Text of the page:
Ted Bililies, Ph.D.
Managing Director, New York
It’s been a professional highpoint for me recently to moderate a panel—along with my friend Dan Bigman—comprised of the 4 best business leaders of the past quarter century.
The CEO of the Year Awards were indeed very special this year. Honoring Brian T. Moynihan of Bank of America as the 2020 CEO of the Year were three other outstanding CEOs: Arnie Sorenson of Marriott International, Marillyn Hewson of Lockheed Martin, and Michael Dell of Dell Technologies, Inc.
These leaders are all exceptional at leading through crises and disruptions. They understand and practice what is really important in CEO leadership today: CEOs must deliver on purpose as well as profits. Each CEO has grown beyond the core essentials of taking care of shareholder needs to be able to embrace multiple stakeholder needs and respond to urgent societal concerns. As government and traditional institutions continue to fail and falter, each one of these CEOs has stepped into the breach to show the kind of leadership that supports more than just their shareholders.
Today, CEO leadership itself is being disrupted. Society is demanding a different kind of leadership from CEOs. They’re being asked to connect their employees to a cause bigger than themselves; to show up as authentic leaders every day that empathize, inspire, motivate, and urge their people to do not just the next thing right, but to do the next right thing.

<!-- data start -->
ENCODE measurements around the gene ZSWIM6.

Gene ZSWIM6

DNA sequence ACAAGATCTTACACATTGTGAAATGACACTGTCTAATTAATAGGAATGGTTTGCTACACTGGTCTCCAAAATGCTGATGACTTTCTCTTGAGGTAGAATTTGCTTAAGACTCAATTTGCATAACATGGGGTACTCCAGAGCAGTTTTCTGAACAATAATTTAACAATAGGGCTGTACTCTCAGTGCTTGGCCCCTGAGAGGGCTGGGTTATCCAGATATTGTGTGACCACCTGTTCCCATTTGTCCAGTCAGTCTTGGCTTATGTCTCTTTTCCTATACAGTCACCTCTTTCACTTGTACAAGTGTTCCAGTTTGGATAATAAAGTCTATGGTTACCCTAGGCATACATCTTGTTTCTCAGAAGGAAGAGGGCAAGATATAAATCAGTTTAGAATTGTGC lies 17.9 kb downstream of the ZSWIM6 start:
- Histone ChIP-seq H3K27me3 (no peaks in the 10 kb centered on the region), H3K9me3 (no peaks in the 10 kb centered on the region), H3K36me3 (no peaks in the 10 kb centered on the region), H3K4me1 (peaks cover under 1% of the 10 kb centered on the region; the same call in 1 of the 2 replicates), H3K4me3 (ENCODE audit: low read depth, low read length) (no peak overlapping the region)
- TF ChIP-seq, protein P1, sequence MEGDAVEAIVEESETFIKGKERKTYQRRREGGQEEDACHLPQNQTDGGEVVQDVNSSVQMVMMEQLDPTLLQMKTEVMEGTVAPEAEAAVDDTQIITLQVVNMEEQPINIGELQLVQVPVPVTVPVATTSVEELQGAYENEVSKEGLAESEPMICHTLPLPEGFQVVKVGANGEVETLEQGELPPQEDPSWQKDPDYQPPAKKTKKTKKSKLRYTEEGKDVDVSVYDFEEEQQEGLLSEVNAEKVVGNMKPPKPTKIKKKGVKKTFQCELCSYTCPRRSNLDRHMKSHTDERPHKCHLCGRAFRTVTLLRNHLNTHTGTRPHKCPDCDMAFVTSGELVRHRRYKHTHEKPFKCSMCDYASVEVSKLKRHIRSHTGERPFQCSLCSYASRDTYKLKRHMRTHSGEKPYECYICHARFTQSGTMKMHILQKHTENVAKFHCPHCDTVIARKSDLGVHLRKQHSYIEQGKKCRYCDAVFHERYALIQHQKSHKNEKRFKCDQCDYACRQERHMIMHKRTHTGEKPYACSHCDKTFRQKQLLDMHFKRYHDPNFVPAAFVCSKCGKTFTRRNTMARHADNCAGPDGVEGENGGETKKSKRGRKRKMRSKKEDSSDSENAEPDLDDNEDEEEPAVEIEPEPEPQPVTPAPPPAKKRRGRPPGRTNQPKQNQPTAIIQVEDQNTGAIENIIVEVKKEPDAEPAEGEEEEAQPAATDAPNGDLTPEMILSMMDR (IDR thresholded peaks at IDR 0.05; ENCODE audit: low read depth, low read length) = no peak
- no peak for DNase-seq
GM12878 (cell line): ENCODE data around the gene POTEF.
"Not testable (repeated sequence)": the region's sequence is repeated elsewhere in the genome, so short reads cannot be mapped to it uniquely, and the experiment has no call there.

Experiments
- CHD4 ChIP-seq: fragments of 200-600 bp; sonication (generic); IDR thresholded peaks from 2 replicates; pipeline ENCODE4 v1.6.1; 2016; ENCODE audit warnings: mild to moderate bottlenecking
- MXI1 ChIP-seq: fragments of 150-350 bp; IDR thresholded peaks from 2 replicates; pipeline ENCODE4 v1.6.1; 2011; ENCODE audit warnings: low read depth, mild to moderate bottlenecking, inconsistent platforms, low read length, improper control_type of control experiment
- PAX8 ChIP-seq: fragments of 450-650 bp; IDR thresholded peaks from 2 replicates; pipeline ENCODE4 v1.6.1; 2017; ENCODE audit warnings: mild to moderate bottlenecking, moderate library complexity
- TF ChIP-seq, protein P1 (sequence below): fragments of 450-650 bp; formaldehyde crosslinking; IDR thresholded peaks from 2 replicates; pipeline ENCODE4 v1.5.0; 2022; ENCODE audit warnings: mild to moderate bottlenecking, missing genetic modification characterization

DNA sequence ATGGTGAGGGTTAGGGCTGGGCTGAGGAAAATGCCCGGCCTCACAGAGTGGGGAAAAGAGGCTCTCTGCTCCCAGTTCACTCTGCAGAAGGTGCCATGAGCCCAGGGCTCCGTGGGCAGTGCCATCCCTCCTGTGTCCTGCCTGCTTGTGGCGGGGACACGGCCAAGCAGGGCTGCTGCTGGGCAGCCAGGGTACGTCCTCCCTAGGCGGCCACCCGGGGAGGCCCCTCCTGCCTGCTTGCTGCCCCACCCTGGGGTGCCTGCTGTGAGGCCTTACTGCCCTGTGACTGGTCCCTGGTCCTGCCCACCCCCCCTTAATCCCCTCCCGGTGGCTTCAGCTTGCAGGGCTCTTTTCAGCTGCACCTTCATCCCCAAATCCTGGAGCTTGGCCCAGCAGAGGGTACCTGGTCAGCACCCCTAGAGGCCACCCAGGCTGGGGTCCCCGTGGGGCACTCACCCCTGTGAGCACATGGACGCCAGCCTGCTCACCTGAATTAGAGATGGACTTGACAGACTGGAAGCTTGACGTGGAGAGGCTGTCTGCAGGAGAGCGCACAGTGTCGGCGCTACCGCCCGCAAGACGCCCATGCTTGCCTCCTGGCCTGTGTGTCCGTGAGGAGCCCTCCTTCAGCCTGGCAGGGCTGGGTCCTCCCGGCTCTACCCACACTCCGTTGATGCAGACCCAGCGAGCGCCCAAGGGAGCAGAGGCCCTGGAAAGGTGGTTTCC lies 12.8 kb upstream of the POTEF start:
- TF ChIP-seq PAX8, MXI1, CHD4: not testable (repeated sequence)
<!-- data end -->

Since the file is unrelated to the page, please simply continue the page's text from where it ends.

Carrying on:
CEOs who are able to lead through disruption must possess an adaptive, growth-oriented mindset and the communication skills to be able to bring their teams along with them. As Marillyn Hewson of Lockheed Martin put it, “Today, CEOs are being asked to do more than they've ever been asked before. To not only run our businesses, but to be the voice and the example for the nation on some of the highest ideals that our nation has.”
As Michael Dell of Dell Computer put it, “You got to explain the purpose of what you're doing and why it's important to the world and why it really matters; be transparent. Tell [employees] what you don't know and over-communicate; be visible, empathize and understand the challenges. Lead with optimism!”
And at a very human level, CEOs are not superheroes. They need to maintain energy, stamina and optimism in order to respond to demanding days and weeks and to take care of thousands of other people. So how does a top CEO take care of themselves during disruption?
In the words of this year’s CEO of the Year, Brian T. Moynihan, “You have to have physical stamina. I exercise and get a lot from that. You have to stay curious by reading completely outside your field, so you're continuously learning. You have to keep challenging yourself by getting outside and listen to smart people. And obviously your family and your significant other, your partner, whoever supports you, is very important.”
And as Arne Sorenson added, “There’s nothing like enjoying your work and being grateful for the job you've got.”
Please watch this tribute to exceptional CEO leadership at Chief Executive magazine.
This article originally appeared on LinkedIn.
"Today, CEO leadership itself is being disrupted. Society is demanding a different kind of leadership from CEOs. They’re being asked to connect their employees to a cause bigger than themselves; to show up as authentic leaders every day that empathize, inspire, motivate, and urge their people to do not just the next thing right, but to do the next right thing."
—Ted Bililies, Managing Director, Global head of Transformative Leadership